Under ordinary circumstances, relationships can be out of balance when both persons’ needs are unsatisfied. Herpes can aggravate already existing imbalances. Remember, you are always dealing with people in their entirety, and they with you, not just the herpes virus. Decisions should be made with regard to another person, not with regard to herpes.
An outbreak of herpes in one or both partners may have many emotional connotations. This depends on how each individual has learned to react, but it has only one physical effect. No one should touch the sores. It does not necessarily mean foregoing orgasm even for the partner who is experiencing the symptoms. (Necessarily, because many people simply do not feel sexual at that time, or there” may; sufficient discomfort to preclude orgasm.
That’s not uncommon at all (individual responses cover a wide range) If orgasm by intercourse is at times difficult, remember that intimacy is not restricted to intercourse. Try not to place too many restraints on sexual expression, as it may be hard your partner. Curiously and creatively exploring new sensations, and feelings can be a great boon to your love life.
You never know what you might learn and enjoy beyond the role you are “supposed” to take in sex. Caressing, caring, and closeness is sometimes what a person would most like. If you ﬁnd yourself unable to cope with difficult circumstances in sex, I quickly recommend professional counseling.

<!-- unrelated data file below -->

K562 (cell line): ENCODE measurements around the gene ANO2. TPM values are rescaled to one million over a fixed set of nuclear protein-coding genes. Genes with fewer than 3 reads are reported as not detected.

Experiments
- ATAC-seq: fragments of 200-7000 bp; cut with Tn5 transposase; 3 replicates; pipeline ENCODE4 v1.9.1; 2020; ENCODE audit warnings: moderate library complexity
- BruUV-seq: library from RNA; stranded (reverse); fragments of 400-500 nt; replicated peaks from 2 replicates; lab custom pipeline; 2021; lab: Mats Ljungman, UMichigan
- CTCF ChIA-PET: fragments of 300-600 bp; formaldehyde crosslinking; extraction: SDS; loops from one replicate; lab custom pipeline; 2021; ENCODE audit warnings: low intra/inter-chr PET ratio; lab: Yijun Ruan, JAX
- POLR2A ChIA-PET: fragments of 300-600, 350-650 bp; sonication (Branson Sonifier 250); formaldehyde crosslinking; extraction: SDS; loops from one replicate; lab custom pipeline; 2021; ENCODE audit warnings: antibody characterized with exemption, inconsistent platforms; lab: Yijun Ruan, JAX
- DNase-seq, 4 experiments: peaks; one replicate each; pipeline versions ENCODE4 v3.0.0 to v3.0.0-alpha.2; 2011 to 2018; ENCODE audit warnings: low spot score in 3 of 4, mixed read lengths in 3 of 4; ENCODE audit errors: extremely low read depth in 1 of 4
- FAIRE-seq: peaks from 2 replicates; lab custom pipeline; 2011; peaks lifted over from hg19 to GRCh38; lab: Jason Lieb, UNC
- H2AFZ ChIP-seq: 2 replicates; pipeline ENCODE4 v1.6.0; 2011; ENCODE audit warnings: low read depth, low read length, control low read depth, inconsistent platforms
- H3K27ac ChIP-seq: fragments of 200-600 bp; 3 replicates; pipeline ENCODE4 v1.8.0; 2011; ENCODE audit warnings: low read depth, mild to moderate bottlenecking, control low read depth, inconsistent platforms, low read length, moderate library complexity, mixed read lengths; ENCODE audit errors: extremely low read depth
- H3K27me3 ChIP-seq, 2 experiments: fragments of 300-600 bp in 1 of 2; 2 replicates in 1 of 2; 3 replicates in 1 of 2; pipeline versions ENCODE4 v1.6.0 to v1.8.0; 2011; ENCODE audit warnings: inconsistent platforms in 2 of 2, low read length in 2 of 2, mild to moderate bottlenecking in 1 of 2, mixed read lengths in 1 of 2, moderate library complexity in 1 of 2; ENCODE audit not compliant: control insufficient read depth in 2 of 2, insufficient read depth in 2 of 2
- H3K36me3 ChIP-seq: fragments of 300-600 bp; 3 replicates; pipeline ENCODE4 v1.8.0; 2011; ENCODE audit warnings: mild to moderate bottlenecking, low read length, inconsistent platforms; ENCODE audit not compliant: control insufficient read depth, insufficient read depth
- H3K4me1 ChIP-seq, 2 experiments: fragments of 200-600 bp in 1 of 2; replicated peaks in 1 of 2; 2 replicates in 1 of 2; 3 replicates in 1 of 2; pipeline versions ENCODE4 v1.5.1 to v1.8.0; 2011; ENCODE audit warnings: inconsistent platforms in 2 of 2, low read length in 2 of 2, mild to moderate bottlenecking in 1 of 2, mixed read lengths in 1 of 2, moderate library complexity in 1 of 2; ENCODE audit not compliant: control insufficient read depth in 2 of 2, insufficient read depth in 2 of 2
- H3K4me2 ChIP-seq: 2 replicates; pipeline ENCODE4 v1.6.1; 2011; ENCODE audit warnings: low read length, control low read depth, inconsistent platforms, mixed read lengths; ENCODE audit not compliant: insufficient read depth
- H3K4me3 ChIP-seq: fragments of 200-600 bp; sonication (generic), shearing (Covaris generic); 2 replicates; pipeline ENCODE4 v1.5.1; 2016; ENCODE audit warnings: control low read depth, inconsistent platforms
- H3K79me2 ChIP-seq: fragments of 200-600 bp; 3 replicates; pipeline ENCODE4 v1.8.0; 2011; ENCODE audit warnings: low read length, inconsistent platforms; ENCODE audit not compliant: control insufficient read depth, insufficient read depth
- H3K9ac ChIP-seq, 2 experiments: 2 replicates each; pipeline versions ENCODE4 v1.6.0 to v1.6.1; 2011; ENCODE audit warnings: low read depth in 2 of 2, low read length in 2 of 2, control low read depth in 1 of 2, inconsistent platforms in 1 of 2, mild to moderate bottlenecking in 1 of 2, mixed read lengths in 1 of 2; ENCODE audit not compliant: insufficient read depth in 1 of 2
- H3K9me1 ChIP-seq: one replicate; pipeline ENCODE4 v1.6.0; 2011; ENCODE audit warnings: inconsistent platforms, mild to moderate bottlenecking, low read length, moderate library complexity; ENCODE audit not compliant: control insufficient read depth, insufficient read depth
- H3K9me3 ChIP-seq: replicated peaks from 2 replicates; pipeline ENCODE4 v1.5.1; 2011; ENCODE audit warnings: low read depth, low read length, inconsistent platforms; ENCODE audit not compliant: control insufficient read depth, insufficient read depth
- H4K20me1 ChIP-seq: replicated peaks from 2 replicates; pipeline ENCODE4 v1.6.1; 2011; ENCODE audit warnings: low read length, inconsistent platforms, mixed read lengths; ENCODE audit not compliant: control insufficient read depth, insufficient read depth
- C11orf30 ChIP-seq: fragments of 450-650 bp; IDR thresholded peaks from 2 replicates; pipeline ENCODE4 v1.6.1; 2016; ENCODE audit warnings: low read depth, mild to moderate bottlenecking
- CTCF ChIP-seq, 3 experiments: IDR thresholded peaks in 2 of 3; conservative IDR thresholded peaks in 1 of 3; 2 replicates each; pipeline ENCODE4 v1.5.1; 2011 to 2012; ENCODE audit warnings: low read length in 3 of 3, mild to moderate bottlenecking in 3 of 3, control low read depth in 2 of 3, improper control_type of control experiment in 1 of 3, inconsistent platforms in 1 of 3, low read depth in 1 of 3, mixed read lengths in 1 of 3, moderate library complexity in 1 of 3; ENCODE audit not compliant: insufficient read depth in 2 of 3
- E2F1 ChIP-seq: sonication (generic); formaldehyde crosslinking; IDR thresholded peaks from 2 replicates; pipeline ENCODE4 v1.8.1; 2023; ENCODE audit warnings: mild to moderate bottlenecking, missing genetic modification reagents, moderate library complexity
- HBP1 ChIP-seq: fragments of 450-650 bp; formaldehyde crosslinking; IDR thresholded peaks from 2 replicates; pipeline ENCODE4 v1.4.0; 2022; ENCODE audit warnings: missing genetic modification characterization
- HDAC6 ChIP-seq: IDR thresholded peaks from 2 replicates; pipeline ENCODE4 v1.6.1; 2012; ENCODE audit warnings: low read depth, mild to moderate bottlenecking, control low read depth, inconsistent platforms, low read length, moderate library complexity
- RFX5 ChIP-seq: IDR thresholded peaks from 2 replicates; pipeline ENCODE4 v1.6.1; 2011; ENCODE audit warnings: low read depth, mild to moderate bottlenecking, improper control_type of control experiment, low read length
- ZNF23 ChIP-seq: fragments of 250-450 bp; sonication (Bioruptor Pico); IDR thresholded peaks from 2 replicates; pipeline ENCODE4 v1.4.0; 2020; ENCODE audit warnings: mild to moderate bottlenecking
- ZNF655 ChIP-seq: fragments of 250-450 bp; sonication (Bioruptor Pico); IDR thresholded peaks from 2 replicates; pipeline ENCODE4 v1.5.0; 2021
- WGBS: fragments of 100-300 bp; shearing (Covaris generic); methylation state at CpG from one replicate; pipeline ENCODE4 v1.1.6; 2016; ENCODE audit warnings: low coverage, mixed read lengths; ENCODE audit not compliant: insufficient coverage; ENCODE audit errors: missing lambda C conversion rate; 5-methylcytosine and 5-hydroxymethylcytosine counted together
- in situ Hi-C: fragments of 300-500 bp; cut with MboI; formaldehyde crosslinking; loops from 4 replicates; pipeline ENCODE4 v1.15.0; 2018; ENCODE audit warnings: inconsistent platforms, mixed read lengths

Fear of Sexual Performance
Since genital herpes an infection associated with sexuality, it often becomes thought of as a sexual disease. Your means of expression of sexuality can sometimes be affected, but not your sexuality per se. Fortunately, these two ideas are sometimes difficult to separate. A syndrome of emotional responses can lead to a series of feelings much worse than the virus. It can lead to behavior reinforcing the bad feelings in a vicious cycle.
A large part of this problem stems from societal training that sex and sexuality are to be dealt with differently. Men with herpes more often worry about performance-also an idea fed by cultural orientation.